Apple Patents We Most Want To See
Steve Jobs believed in patenting all of Apple's designs no matter how insignificant. That said, Apple policy on intellectual property is reflected in Jobs' beliefs, even things left on the cutting room floor. On that note, we looked at some of Apple's patents and picked a few we would like to see in the company's next product lineup.
Apple's 3D Display System
Apple developed a somewhat inexpensive display system that utilizes a CPU, operating system (OS), a 3D stereoscopic rendering engine, graphics card and other components to deliver a display that allows viewers to experience 3D without the need for obtrusive headgear or goggles.
This will provide a realistic holographic 3D display experience allowing different viewing positions, while enabling personally customized and individual 3D images viewed in a dynamic and changeable environment.Â
The 3D tech provides practical auto-stereoscopic displays (same concept in Nintendo's 3DS) that can accommodate multiple observers, independently and simultaneously.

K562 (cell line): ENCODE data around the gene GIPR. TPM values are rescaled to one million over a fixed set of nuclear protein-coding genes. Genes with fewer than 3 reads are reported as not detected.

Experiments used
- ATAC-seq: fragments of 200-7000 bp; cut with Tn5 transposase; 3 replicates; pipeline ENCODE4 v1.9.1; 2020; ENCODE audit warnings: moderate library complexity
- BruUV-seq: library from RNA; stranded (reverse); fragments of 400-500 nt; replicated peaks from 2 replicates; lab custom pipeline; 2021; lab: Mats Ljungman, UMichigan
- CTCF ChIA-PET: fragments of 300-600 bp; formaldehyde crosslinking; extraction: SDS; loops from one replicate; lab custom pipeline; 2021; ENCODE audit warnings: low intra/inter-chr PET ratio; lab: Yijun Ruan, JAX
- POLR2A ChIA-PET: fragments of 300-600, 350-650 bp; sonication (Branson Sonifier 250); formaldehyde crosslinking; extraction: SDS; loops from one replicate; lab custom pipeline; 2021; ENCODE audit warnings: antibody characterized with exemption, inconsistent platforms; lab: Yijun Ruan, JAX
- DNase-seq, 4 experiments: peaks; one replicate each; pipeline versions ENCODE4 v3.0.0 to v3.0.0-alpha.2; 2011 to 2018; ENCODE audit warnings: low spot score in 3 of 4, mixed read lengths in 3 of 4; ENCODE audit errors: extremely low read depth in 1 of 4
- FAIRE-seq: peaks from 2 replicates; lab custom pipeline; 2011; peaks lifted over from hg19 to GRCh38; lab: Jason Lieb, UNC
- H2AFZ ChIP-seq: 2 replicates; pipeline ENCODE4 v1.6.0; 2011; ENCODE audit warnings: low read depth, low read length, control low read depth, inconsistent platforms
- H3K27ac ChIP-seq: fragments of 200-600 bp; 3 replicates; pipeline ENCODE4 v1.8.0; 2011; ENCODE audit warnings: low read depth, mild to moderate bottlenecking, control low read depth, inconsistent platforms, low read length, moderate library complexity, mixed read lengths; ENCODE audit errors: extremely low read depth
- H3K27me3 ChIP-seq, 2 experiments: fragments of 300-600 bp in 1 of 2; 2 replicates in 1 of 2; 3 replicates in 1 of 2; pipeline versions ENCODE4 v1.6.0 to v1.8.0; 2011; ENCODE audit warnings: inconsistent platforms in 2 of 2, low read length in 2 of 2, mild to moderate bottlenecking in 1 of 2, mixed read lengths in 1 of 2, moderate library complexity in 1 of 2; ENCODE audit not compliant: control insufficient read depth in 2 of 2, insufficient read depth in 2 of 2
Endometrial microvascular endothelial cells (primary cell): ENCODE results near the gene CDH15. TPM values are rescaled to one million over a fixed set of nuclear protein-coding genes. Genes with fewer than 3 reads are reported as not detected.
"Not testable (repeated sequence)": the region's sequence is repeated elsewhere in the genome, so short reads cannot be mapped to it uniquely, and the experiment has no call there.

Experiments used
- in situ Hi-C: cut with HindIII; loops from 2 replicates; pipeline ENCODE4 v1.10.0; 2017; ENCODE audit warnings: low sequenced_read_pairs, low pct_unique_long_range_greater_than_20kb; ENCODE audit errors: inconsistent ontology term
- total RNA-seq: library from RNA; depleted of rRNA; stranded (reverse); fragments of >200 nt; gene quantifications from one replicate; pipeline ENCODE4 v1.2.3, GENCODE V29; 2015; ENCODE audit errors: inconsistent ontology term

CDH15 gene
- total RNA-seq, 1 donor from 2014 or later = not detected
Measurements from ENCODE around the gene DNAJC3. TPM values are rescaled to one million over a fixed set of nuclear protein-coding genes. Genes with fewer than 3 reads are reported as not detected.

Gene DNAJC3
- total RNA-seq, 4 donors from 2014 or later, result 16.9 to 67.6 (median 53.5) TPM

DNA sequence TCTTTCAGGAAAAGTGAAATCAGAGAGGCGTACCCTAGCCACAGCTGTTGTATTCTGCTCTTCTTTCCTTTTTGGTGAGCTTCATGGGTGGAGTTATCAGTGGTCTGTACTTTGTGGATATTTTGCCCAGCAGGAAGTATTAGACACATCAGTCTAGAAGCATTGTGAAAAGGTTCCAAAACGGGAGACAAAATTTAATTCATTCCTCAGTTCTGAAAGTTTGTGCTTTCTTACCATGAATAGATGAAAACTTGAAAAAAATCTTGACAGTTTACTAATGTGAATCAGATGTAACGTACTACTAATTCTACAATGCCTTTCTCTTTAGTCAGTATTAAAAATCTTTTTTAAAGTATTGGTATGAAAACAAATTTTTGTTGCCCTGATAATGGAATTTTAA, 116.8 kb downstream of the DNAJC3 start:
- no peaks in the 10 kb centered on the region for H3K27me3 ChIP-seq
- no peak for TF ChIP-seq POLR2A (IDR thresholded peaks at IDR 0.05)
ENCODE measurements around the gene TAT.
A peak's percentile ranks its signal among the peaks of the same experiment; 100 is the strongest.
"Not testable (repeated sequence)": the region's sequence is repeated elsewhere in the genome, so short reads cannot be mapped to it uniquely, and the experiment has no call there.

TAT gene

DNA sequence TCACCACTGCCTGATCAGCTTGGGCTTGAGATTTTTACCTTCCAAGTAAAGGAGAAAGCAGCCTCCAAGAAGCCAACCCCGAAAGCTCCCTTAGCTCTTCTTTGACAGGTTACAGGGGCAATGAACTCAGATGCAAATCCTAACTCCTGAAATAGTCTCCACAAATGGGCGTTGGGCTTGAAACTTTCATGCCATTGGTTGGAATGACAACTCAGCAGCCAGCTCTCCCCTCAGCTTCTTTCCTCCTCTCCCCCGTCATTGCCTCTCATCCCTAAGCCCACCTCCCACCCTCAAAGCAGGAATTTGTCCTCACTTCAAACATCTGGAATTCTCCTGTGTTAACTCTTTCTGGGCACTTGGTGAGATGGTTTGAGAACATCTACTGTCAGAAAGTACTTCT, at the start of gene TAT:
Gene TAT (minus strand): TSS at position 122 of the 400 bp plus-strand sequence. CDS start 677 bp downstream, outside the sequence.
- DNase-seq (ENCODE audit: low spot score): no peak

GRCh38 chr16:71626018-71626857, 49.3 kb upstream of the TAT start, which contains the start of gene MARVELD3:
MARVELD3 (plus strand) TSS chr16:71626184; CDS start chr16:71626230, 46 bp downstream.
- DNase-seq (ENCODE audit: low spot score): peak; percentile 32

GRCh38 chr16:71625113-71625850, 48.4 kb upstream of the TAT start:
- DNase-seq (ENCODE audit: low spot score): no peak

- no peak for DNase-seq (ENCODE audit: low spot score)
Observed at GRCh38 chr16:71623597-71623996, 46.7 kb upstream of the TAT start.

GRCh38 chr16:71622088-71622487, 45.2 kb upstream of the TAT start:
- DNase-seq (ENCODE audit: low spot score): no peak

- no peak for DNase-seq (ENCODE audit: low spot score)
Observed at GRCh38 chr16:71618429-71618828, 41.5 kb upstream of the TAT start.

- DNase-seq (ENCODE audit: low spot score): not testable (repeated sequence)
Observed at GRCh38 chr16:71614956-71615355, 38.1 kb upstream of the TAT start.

Each observer can experience a uniquely customized auto-stereoscopic image entirely different from what's being viewed simultaneously by others within the same viewing environment.
Having this functionality built into future Apple products will introduce a revolutionary method in virtual communication. Interactions between people via FaceTime will look like a scene from Captain America's Winter Soldier.
Over-the-Ear Hybrid Adaptive Headphones
Before acquiring Beats, Apple was already working on over-the-ear headphones, specifically a hybrid adaptive device with active and passive noise control capabilities. Looking to improve on Beats sound technology, audiophiles can look forward to a sound upgrade on future Beats headsets.